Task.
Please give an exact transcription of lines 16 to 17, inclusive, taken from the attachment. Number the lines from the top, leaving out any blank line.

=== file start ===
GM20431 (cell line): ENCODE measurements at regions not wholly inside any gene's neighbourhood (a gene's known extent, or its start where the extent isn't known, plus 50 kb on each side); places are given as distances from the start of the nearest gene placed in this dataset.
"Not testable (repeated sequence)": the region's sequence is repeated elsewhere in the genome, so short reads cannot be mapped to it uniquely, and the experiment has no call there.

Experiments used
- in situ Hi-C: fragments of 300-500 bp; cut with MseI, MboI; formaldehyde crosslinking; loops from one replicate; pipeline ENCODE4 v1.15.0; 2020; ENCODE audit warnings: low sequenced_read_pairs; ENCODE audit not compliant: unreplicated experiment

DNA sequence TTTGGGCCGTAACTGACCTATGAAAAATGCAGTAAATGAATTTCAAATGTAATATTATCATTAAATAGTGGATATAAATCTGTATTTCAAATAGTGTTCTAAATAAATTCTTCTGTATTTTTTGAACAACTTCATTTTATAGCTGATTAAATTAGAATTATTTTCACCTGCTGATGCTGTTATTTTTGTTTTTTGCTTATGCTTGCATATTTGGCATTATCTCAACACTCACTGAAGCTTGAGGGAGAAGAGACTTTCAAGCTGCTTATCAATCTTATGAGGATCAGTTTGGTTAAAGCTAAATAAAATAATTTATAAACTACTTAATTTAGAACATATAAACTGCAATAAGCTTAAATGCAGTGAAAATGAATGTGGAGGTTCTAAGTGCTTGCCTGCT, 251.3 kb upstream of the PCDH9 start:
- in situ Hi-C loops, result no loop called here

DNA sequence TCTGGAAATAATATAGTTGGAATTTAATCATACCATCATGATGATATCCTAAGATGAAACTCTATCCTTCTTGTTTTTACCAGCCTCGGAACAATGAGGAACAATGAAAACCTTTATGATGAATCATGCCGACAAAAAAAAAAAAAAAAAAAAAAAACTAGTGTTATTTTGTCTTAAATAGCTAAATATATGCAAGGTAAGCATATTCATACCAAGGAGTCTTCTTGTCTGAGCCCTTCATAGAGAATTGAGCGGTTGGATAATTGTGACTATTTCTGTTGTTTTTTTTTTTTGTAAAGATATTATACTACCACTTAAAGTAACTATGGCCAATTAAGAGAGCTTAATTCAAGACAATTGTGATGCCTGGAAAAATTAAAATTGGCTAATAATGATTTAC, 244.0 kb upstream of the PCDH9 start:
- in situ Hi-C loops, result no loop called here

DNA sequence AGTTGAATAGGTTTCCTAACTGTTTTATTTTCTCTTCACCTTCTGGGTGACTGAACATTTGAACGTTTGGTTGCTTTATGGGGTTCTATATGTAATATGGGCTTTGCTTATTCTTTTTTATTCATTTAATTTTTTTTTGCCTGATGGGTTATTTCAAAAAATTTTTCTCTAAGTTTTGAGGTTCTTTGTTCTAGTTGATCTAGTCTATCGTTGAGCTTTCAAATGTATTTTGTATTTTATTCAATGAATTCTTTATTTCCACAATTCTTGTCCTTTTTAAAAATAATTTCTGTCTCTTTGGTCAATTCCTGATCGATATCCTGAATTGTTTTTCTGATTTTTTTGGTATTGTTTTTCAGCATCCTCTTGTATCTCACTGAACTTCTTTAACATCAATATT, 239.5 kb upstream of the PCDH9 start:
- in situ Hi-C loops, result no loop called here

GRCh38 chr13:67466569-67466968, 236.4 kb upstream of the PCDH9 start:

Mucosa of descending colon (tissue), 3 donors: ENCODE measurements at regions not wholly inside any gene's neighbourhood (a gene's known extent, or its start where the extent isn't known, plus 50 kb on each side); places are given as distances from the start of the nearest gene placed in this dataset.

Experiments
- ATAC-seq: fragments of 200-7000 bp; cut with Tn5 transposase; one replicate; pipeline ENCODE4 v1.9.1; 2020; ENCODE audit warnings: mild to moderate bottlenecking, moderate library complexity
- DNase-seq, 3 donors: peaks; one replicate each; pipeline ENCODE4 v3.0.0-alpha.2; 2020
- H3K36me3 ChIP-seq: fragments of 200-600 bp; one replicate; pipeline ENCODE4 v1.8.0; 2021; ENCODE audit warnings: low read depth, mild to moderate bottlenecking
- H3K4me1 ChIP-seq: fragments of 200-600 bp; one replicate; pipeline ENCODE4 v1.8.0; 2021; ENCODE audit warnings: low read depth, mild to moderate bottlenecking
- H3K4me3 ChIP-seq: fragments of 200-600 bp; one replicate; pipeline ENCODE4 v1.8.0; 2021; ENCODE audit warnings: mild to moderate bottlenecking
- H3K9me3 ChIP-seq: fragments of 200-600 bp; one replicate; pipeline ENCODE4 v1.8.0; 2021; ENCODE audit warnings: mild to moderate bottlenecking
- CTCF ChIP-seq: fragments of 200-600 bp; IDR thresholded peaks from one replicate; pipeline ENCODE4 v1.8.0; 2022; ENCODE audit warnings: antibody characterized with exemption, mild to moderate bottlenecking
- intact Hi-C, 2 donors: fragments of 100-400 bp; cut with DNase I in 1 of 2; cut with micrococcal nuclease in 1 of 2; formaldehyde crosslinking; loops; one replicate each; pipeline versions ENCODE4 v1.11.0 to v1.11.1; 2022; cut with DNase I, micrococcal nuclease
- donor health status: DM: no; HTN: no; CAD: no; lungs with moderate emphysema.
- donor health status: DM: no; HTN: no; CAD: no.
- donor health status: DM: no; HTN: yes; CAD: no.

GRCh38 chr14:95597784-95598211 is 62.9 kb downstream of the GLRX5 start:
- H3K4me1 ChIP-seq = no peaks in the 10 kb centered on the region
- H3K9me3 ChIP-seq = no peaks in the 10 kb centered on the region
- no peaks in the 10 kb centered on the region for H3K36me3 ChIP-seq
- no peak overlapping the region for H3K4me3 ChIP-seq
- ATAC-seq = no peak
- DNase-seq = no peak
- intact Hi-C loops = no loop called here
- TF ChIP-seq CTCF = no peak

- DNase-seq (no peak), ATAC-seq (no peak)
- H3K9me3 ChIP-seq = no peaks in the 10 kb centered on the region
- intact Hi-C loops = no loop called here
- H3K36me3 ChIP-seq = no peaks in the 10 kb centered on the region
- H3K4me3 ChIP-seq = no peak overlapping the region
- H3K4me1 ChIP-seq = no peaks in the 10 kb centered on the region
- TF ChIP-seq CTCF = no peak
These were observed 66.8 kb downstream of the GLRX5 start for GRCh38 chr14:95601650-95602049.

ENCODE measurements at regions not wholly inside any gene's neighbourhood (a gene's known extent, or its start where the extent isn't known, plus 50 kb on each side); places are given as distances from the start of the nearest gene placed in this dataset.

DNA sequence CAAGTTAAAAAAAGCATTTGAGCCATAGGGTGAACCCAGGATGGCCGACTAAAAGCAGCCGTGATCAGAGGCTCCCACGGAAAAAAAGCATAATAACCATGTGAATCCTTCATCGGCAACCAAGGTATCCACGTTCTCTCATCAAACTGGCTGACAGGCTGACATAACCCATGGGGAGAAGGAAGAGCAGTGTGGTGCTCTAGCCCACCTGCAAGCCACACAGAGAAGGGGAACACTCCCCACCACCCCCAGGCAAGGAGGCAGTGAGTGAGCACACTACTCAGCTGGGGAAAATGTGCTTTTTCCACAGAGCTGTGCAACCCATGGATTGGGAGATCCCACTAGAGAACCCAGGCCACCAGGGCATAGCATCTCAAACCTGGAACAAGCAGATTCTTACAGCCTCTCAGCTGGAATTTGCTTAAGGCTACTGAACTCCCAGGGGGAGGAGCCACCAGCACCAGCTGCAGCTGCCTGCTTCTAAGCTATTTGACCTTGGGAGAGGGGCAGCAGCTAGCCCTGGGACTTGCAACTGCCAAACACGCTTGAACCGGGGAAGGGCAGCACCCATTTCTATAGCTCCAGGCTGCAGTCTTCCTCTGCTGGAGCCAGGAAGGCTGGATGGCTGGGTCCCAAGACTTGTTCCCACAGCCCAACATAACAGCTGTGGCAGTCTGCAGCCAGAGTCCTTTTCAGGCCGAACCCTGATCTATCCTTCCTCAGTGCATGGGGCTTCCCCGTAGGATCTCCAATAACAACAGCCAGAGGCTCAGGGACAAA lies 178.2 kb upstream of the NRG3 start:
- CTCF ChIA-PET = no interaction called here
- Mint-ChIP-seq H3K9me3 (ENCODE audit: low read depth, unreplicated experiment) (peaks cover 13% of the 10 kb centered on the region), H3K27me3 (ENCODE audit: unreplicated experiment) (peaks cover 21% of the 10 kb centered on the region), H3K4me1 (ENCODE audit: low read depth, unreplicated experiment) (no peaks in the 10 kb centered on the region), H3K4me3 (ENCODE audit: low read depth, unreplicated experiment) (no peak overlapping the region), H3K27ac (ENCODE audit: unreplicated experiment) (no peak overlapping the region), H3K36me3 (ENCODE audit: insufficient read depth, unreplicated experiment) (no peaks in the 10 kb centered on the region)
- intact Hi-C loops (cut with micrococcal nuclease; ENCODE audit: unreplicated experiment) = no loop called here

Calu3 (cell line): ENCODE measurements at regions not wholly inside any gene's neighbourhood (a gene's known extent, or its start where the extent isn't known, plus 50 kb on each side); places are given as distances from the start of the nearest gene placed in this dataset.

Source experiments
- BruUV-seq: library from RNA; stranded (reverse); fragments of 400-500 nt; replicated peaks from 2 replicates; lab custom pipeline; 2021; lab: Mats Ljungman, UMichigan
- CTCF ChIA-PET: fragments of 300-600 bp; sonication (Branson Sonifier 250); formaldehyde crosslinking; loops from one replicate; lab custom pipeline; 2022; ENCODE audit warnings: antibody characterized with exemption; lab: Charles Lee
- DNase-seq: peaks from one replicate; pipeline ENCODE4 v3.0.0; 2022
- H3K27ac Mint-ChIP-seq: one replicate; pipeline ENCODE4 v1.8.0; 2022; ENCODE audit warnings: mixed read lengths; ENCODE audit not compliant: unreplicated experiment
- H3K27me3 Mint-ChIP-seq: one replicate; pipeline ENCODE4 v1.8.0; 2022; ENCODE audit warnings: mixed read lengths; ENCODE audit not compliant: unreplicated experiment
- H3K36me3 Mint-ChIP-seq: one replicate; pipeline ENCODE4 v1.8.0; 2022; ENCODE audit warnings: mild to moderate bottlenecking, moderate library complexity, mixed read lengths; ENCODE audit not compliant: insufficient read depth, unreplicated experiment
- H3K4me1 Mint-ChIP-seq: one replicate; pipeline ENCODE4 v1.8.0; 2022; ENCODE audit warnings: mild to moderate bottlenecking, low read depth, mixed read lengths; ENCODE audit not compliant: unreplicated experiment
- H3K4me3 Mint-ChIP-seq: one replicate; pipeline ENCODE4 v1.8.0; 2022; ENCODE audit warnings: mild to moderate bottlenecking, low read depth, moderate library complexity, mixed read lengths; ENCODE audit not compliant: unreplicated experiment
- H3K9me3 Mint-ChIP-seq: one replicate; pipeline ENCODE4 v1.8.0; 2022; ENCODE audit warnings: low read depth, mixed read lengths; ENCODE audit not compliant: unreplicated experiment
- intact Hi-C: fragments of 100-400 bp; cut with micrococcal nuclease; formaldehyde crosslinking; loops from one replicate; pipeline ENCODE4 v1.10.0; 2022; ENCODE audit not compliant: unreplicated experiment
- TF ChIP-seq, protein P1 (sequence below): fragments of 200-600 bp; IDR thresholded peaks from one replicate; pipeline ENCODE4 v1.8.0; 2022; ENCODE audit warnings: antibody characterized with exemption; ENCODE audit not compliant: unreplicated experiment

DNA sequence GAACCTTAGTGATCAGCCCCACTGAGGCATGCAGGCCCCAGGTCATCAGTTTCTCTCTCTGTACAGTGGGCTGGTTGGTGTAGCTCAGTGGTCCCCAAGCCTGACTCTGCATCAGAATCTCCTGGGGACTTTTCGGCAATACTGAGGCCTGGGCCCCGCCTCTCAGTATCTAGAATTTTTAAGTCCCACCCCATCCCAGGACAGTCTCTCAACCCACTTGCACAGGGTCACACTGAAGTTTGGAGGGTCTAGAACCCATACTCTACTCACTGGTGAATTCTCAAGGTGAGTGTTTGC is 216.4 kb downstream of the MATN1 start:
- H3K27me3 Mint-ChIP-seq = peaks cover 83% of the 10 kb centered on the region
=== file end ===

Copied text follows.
- H3K36me3 ChIP-seq: fragments of 200-600 bp; one replicate; pipeline ENCODE4 v1.8.0; 2021; ENCODE audit warnings: low read depth, mild to moderate bottlenecking
- H3K4me1 ChIP-seq: fragments of 200-600 bp; one replicate; pipeline ENCODE4 v1.8.0; 2021; ENCODE audit warnings: low read depth, mild to moderate bottlenecking